Why Batman Should Be Left Alone (For Now)
As it stands we are currently in a Renaissance of comic book movies with the Avengers, The Justice League, Superman, Spiderman, X-Men, Green Lantern, and hell, even Ant Man, set to continue gracing our screens in one flick or another. However, I think society as a whole have become a little bit obsessed with a certain pointy-eared vigilante. It was undoubtedly Chris Nolan’s trilogy which revived interest in the Caped Crusader after it was successfully murdered, hacked to pieces and scattered around in what appeared to be a kind of painful-to-watch Satanic ritual hate-fucking of the characters by Joel Schumacher in 1997’s Batman and Robin. Nolan’s trilogy explored the darker thematic elements and anti-hero paradigm which was ultimately brought back in to the comics by Grant Morrison climaxing in to the notoriously dark Batman R.I.P and the mind-bendingly complex Final Crisis in 2008. I think certainly for me, Nolan’s trilogy marked firmly the rise of the anti-hero in superhero cinema.
The anti-hero is certainly not a new revelation in Hollywood character development; indeed the archetype was coined by such greats as Phillip Marlow, Sam Spade, Dirty Harry, and yes even Han Solo. The rise of the anti-hero in hard-boiled fiction and film as well as in Spaghetti Westerns in the late 1940s was undoubtedly a reaction to the moral atrocities befalling the world at the time; from World War II to the wars in Vietnam, Korea and the Cold War, coupled with socio-historical injustices such as the Watergate Scandal and Carter’s Oil Crisis. This period in time arguably saw some of the worst acts of violence, greed and corruption to date. Until now, that is. Yes, the current political and social climate we are facing mirrors perfectly the difficulties and social reform faced during the 1940s through to the late 70s and so it’s perfectly understandable and perhaps even necessary that the archetype of the anti-hero would rise again.
The cathartic world of the anti-hero in cinema, however, has completely transformed. Instead of the every-man anti-heroes found in Westerns and Detective dramas, we have the completely estranged world of Sci-fi providing our sanctification. I’m sure many psychologists, sociologists and cinephiles have looked in to this and seen that this is a direct reaction to the progression of social issues facing the world and that to stand up to the more modern issues we are facing, we need a modern anti-hero. In recent times, that anti-hero has been Batman. But the question I find I’m asking myself more and more is: Is he still the hero we deserve, or just the hero we need?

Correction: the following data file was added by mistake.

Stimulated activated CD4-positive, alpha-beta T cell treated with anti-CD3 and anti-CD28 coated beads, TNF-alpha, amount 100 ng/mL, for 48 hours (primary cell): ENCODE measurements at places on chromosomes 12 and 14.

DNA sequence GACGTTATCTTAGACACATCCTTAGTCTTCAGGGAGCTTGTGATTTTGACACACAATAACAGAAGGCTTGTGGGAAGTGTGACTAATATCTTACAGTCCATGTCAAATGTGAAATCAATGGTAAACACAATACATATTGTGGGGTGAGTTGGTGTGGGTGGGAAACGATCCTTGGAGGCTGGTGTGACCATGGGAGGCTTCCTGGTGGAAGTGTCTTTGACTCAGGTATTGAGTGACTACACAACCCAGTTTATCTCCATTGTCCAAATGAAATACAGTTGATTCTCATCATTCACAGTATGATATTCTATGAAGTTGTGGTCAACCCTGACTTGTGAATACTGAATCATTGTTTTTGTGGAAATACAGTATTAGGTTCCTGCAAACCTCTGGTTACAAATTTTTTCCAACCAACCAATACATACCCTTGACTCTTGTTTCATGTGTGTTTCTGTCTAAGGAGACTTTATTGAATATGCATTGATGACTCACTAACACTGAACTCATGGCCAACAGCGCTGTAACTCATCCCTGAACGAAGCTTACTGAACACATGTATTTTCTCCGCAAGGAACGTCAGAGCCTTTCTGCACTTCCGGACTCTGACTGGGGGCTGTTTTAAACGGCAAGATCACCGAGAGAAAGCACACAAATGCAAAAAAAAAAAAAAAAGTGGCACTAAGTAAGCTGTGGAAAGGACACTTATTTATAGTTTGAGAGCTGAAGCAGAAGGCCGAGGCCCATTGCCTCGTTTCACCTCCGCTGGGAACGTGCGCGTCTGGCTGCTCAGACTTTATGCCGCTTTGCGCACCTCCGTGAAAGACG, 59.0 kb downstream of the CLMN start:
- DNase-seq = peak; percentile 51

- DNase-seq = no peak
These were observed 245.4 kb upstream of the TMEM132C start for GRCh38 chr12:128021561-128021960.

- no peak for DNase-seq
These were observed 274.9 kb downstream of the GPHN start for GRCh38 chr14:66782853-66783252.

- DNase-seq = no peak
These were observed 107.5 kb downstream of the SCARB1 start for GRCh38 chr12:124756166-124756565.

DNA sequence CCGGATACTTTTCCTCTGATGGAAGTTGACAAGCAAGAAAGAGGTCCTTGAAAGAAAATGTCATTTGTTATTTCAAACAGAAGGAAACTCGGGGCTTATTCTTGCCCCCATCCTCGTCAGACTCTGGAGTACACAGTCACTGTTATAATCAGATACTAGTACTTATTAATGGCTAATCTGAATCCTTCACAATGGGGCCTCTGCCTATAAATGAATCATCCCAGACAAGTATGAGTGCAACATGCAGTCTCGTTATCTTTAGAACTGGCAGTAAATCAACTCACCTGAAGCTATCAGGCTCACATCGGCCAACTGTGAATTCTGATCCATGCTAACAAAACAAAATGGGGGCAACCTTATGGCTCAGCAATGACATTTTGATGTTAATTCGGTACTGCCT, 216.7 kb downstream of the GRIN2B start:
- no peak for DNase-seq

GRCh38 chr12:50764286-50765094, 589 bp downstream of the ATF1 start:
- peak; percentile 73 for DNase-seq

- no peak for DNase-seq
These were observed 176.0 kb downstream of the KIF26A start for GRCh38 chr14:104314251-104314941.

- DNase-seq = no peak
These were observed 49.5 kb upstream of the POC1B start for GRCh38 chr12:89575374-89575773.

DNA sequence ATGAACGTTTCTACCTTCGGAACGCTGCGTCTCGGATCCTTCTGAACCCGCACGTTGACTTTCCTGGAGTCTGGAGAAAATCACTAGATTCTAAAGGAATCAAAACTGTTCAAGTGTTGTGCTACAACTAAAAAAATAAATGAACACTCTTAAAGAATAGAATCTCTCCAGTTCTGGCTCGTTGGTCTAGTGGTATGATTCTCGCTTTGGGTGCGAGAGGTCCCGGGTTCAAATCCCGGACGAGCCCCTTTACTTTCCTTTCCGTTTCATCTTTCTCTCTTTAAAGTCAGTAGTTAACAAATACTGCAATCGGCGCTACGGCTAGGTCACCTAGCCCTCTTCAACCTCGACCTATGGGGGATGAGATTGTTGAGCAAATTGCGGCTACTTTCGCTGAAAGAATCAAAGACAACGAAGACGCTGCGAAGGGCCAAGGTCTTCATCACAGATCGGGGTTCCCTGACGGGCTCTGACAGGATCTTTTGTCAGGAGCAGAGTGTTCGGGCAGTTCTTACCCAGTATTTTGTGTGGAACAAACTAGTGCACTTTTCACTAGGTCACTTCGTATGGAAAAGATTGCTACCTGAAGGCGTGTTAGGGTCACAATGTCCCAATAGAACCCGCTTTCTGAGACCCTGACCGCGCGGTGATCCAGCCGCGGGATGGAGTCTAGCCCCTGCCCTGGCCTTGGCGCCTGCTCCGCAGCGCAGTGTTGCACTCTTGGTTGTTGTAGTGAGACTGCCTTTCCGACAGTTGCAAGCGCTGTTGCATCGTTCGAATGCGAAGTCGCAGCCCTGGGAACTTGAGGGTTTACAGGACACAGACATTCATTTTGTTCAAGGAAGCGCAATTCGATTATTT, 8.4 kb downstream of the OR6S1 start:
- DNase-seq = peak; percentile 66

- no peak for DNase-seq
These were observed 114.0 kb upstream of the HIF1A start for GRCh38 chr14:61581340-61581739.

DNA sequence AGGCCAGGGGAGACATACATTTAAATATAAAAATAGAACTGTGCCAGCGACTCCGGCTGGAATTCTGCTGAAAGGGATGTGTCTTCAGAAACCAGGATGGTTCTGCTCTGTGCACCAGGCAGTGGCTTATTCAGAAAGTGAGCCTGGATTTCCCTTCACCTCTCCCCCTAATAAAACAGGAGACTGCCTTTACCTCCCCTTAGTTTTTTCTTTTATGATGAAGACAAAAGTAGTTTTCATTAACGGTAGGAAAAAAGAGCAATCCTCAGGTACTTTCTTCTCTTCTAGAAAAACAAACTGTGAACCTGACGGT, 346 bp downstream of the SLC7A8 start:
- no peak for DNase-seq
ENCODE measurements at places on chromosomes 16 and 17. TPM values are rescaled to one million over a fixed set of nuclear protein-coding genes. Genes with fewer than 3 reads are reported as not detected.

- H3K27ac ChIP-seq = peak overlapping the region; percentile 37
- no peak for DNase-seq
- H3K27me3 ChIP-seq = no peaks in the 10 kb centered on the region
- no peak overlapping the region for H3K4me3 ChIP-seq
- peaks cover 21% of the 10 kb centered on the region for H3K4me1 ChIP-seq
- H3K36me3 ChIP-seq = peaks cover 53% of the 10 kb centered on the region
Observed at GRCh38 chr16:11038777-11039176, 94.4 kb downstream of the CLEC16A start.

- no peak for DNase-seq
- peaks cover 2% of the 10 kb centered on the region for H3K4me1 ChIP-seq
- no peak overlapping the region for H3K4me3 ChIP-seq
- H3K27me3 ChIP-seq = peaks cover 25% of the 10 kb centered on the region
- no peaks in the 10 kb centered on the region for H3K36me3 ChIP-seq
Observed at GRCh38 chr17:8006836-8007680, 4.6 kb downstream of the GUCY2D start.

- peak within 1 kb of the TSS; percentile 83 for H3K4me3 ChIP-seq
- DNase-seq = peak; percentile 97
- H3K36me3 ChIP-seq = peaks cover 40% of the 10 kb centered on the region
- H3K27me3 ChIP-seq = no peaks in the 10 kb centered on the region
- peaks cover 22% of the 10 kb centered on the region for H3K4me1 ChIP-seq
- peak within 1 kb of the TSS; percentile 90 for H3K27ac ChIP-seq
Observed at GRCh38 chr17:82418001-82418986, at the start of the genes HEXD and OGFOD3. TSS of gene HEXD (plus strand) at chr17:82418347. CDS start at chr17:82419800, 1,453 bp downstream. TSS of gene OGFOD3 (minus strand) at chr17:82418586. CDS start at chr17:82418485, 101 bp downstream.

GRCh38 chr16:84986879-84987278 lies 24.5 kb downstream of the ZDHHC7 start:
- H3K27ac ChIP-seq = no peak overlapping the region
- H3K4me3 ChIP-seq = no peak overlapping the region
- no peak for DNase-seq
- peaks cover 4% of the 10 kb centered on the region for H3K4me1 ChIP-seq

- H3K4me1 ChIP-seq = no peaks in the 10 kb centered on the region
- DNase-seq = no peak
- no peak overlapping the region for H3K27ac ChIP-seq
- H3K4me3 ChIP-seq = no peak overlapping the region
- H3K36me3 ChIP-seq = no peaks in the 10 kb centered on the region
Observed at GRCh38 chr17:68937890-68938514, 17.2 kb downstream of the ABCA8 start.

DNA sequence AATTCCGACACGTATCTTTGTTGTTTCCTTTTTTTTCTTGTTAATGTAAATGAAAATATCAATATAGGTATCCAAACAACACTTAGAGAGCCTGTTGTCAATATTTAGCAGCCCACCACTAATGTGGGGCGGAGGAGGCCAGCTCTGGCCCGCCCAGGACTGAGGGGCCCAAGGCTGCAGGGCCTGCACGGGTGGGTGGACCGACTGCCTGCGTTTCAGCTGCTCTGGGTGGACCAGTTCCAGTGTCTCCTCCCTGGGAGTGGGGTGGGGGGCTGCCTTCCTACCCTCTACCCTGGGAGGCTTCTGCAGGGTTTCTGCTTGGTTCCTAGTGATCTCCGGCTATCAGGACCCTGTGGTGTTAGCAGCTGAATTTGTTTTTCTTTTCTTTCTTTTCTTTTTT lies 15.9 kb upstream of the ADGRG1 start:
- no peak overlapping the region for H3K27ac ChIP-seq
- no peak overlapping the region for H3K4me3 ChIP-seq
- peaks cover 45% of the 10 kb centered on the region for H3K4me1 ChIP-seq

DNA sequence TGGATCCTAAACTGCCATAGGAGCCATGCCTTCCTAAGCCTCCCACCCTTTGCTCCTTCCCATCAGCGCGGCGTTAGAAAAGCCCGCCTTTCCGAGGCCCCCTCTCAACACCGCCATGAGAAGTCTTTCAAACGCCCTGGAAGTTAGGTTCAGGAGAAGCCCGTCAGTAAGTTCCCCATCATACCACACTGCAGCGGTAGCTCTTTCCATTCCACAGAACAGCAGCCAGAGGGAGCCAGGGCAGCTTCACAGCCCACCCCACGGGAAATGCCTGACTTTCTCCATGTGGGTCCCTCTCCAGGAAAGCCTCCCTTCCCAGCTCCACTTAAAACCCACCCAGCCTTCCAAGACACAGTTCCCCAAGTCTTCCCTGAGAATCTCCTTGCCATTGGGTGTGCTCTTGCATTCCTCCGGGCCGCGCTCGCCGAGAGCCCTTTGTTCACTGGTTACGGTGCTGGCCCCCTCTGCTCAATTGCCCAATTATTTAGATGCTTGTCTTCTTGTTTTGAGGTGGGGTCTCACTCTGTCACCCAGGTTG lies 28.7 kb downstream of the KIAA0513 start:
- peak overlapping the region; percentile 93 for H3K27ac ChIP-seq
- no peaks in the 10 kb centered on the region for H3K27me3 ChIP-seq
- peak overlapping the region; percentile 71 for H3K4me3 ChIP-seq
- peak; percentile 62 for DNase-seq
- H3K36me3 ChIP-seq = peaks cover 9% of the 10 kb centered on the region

This question has become more nagging with today’s release of the trailer for the new Batman:Arkham Knight game. While I, like any Batman – and in particular Arkham series – fan found myself in awe of this cleverly scripted, amazingly edited, and jaw-droppingly rendered masterpiece, I couldn’t help but feel like I’ve seen it all before. Now obviously this is a trailer, not the actual gameplay, but I couldn’t help but feel like they were wheeling out the same villains, same story lines and same dangers as has been covered over and over again in recent films, comics and cartoons. While I am ecstatic that my personal favourite villain – Harley Quinn – is making a star appearance in this, it all just seems a bit predictable.
Equally so, I worry that the upcoming Superman vs. Batman film is heading in the same direction. Zack Snyder has been quoted as saying that he intends to “take the ‘Man of Steel’ and ‘Batman’ universes and explode them” and that he’s “hoping that leads to enough originality, enough perspective on what we’re doing that you get something fresh and exciting.” Now, I can see what the guy is going for, which is presumably extreme damage control after some of the worst casting choices of recent times. However, what that statement roughly translates to in my somewhat cynical mind is “We’re not going to follow any of the perfectly awesome existing Superman/Batman storylines, make up our own and completely ruin both franchises simultaneously. Probably by making them lovers.” To be honest though, I can sympathise with old Zack – both characters have kind of been done to death so why not go crazy?
This upcoming on-screen smorgasbord of superhero sacrilege, coupled with the recent casting of Ben McKenzie – best known for his role as the emotionally constipated Ryan Atwood on The O.C – as a young Commissioner Gordon in Fox’s TV adaptation Gotham really are the living definition of flogging a dead bat. When currently the most promising direction for the Caped Crusader’s on-screen career is getting rid of him completely and replacing him with Joseph Gordon-Levitt as Nightwing, I think we should all take it as a sign it’s time to retire the cape for a while. I am certainly not saying that it’s time for the Bat Signal to be switched off completely, but I think Hollywood should take the lead from the Dark Knight monthly writer Gregg Hurwitz and give him a rest for a while.
Watch the trailer for Batman: Arkham Knight here (it is definitely worth it, despite my rant):